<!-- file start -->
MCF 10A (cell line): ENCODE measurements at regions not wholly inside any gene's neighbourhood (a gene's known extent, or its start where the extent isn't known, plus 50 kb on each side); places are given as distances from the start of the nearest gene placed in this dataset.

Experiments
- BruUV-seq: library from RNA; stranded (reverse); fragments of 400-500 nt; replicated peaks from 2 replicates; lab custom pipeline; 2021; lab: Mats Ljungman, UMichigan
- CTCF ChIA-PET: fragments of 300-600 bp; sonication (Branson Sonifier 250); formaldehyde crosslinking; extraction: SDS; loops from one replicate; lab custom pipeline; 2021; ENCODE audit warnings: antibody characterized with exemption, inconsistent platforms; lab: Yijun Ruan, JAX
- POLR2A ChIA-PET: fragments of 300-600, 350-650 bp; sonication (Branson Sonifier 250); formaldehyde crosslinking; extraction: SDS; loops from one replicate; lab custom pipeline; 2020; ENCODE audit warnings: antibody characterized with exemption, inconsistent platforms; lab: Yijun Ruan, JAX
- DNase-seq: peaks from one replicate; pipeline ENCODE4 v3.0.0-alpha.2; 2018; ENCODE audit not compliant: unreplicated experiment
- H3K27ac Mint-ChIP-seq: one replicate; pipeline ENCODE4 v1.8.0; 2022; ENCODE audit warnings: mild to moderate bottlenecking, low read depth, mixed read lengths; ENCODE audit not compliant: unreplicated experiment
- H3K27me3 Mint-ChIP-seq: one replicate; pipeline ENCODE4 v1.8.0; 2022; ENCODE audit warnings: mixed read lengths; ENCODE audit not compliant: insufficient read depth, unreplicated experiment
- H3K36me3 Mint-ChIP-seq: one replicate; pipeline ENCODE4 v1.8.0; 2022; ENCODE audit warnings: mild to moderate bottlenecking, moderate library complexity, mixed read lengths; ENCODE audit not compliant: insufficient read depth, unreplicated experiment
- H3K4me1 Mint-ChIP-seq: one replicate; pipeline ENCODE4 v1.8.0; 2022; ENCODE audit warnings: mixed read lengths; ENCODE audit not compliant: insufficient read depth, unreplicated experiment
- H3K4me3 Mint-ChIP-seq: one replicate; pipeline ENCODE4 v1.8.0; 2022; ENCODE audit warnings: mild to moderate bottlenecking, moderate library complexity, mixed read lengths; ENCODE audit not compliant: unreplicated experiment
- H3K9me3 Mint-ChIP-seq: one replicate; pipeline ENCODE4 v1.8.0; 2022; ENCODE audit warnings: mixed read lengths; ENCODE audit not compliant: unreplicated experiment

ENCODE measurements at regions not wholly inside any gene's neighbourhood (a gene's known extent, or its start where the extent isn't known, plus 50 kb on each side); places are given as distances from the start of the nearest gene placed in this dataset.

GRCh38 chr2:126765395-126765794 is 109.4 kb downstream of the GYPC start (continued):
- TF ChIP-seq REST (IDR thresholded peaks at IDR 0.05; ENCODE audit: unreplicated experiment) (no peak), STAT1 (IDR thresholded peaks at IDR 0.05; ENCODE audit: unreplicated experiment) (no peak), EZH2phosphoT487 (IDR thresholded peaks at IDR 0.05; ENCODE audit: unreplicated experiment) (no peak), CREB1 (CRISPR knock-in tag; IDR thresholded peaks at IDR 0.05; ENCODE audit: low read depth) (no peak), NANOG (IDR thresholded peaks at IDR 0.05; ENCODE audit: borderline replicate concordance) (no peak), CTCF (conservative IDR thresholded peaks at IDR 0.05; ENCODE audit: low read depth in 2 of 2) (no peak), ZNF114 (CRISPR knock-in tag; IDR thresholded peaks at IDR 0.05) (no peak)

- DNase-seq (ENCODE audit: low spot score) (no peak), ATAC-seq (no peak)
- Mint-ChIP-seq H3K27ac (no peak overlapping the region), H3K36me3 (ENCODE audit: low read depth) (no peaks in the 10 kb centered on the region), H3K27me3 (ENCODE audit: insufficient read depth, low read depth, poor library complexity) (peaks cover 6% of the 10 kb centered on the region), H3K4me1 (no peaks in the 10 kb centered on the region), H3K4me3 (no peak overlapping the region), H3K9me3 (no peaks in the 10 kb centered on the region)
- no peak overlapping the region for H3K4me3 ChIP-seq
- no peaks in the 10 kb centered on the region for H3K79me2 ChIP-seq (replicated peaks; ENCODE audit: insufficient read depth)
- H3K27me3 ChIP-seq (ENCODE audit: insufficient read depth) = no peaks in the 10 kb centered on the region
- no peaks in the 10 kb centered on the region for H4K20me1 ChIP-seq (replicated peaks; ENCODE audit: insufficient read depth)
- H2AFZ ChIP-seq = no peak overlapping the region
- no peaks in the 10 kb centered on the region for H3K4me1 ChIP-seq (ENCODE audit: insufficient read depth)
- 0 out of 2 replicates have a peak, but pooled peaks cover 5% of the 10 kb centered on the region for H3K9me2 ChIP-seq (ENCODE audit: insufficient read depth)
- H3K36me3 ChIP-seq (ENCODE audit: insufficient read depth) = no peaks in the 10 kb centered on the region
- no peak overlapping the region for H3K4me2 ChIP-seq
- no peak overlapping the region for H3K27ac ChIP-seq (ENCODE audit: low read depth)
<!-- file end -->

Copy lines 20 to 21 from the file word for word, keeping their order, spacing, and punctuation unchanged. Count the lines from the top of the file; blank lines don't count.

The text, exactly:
- H3K27me3 ChIP-seq (ENCODE audit: insufficient read depth) = no peaks in the 10 kb centered on the region
- no peaks in the 10 kb centered on the region for H4K20me1 ChIP-seq (replicated peaks; ENCODE audit: insufficient read depth)